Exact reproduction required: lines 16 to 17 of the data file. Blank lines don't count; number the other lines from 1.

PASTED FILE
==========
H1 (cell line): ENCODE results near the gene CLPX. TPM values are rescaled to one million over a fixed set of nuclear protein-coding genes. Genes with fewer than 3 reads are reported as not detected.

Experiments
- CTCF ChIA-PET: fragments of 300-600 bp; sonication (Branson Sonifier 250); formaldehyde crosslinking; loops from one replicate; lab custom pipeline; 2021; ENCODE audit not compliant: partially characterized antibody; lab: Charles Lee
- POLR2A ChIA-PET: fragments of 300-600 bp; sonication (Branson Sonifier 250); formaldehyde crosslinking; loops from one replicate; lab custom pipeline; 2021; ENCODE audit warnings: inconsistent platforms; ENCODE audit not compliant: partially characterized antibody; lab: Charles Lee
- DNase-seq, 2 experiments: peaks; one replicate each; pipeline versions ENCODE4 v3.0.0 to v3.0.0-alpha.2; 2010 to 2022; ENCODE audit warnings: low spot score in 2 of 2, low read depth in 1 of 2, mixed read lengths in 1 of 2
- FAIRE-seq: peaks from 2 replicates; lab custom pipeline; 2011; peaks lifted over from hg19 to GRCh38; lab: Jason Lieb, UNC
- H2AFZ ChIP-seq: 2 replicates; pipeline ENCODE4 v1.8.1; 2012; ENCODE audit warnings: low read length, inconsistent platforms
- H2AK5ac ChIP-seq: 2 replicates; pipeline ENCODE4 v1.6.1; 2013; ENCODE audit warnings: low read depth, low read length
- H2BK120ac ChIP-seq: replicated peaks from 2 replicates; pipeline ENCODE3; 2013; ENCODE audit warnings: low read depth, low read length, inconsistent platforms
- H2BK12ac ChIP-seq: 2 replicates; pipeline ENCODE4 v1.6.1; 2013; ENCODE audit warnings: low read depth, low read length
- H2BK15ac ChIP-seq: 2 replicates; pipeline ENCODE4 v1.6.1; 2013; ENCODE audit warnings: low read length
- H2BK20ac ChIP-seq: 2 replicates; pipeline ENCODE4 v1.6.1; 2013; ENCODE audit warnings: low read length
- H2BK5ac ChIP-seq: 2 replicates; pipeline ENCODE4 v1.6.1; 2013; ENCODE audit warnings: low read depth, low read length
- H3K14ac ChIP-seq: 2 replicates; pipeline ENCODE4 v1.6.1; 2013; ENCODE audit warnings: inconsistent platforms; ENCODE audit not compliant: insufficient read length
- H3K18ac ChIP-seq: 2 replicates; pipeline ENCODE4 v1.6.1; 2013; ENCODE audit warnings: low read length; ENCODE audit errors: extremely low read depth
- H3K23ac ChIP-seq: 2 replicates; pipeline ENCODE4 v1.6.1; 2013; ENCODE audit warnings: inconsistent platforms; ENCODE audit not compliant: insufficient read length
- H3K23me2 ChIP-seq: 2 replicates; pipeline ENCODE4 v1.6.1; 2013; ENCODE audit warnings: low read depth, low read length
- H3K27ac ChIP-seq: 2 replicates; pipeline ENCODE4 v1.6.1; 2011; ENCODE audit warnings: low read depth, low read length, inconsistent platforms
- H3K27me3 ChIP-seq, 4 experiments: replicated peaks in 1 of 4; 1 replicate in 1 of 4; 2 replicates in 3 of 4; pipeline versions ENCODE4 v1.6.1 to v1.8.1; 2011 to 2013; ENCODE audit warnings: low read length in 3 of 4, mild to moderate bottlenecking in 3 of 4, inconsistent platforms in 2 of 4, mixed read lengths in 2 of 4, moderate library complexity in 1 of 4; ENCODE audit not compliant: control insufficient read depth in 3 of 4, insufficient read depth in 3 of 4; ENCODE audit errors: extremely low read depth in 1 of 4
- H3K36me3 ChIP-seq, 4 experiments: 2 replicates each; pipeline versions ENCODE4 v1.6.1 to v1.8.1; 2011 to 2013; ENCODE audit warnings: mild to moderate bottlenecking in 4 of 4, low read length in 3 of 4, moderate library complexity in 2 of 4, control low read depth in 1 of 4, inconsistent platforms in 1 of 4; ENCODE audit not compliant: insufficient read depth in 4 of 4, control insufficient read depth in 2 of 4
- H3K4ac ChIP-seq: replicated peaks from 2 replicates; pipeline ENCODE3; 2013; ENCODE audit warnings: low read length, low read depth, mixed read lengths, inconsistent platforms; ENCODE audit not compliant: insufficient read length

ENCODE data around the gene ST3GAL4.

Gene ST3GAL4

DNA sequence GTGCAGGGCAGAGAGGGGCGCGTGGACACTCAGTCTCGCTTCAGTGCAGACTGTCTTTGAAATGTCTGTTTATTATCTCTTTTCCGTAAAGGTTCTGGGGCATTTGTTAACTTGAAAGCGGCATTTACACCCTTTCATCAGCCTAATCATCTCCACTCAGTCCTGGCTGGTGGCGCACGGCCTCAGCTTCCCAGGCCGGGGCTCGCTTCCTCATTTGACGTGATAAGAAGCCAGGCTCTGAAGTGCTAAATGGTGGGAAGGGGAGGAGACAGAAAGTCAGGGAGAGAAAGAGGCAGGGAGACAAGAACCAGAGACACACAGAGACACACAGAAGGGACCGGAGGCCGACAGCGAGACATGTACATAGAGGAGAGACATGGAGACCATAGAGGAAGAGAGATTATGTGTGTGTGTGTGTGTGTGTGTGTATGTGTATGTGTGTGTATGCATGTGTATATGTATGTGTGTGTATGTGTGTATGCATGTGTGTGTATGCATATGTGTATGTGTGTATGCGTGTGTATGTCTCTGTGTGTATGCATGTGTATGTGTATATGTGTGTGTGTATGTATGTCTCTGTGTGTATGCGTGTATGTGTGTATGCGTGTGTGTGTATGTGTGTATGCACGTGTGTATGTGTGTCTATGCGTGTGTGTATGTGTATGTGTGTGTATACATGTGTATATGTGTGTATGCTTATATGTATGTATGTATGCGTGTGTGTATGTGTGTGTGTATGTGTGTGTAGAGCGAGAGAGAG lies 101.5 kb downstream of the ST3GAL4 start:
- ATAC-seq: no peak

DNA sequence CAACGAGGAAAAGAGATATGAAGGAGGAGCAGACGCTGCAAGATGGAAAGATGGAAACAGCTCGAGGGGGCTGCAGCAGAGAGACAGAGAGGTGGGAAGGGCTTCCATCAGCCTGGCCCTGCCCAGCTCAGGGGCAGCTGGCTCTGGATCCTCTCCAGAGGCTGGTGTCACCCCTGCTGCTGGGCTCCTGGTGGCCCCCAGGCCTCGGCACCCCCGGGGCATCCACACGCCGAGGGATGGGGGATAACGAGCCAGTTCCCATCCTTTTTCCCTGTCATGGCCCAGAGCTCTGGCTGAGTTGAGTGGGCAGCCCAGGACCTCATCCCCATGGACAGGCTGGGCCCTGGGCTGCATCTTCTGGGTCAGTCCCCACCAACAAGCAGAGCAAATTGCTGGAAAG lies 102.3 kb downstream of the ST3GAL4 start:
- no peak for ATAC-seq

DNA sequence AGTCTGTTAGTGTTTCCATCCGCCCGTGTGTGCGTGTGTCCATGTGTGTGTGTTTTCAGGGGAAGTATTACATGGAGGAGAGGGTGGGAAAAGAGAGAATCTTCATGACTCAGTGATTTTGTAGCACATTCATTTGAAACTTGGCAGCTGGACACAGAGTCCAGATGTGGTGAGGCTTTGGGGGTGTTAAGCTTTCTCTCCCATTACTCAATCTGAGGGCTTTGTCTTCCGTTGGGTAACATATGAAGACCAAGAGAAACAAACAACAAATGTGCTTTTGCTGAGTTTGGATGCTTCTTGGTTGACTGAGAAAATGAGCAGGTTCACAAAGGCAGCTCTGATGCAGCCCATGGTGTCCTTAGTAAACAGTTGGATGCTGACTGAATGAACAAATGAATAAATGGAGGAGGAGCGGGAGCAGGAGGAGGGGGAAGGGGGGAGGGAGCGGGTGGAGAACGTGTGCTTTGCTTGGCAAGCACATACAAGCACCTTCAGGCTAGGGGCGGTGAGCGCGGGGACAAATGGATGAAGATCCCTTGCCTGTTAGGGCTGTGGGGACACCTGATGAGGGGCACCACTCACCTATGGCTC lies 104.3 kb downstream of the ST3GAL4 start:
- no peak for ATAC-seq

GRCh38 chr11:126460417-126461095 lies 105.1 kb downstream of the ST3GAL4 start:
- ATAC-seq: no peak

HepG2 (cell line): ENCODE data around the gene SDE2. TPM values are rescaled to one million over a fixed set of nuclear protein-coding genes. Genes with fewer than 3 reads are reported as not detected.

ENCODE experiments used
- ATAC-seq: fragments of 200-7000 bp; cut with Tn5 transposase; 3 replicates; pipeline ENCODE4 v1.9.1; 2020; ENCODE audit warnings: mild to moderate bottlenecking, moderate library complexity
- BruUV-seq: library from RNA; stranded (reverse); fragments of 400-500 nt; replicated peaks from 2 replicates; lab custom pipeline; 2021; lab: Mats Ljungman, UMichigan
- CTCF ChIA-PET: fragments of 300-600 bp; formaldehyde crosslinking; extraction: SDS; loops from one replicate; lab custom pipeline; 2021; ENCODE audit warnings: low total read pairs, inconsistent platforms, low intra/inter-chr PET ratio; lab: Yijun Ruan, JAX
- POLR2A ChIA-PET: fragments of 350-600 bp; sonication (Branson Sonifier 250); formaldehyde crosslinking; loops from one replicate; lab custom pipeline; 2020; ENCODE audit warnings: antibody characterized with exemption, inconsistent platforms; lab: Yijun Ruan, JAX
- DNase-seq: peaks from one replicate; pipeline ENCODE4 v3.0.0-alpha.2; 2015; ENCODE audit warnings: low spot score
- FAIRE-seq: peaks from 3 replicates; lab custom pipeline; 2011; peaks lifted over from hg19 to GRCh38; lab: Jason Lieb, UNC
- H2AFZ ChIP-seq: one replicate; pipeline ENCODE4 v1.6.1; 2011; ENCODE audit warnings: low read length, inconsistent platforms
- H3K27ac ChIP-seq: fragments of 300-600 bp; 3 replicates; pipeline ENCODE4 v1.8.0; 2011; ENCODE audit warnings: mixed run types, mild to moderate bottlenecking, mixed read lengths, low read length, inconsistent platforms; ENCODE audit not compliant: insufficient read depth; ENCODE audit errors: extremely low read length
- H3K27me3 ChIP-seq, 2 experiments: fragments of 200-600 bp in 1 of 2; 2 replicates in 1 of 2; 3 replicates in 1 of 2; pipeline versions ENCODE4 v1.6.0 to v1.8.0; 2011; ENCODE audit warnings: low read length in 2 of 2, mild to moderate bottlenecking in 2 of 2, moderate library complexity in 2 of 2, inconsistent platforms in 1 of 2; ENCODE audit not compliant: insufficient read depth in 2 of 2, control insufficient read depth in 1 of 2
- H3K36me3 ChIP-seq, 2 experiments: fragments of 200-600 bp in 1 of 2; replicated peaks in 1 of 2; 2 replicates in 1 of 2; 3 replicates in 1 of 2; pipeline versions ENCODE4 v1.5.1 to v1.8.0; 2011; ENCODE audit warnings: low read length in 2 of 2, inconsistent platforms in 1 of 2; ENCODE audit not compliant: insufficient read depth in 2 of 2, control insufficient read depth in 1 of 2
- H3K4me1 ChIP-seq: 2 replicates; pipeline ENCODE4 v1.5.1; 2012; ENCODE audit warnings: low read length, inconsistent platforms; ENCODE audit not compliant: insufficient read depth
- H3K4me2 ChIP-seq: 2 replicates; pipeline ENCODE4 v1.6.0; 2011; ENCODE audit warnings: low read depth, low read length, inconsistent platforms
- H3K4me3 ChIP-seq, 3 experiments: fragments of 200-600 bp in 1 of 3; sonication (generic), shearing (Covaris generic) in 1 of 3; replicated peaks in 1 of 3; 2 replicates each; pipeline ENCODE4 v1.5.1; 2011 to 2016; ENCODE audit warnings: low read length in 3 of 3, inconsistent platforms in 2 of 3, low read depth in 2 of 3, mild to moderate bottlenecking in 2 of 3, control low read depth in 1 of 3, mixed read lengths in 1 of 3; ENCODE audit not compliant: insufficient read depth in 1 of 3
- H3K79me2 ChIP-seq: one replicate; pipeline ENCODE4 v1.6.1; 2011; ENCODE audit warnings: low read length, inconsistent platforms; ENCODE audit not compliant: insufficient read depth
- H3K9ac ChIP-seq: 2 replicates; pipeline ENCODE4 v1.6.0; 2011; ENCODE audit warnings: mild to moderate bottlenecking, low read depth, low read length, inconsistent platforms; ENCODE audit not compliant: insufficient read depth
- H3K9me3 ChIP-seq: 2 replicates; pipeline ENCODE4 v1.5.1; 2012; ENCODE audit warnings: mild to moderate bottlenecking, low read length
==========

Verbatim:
- H3K23ac ChIP-seq: 2 replicates; pipeline ENCODE4 v1.6.1; 2013; ENCODE audit warnings: inconsistent platforms; ENCODE audit not compliant: insufficient read length
- H3K23me2 ChIP-seq: 2 replicates; pipeline ENCODE4 v1.6.1; 2013; ENCODE audit warnings: low read depth, low read length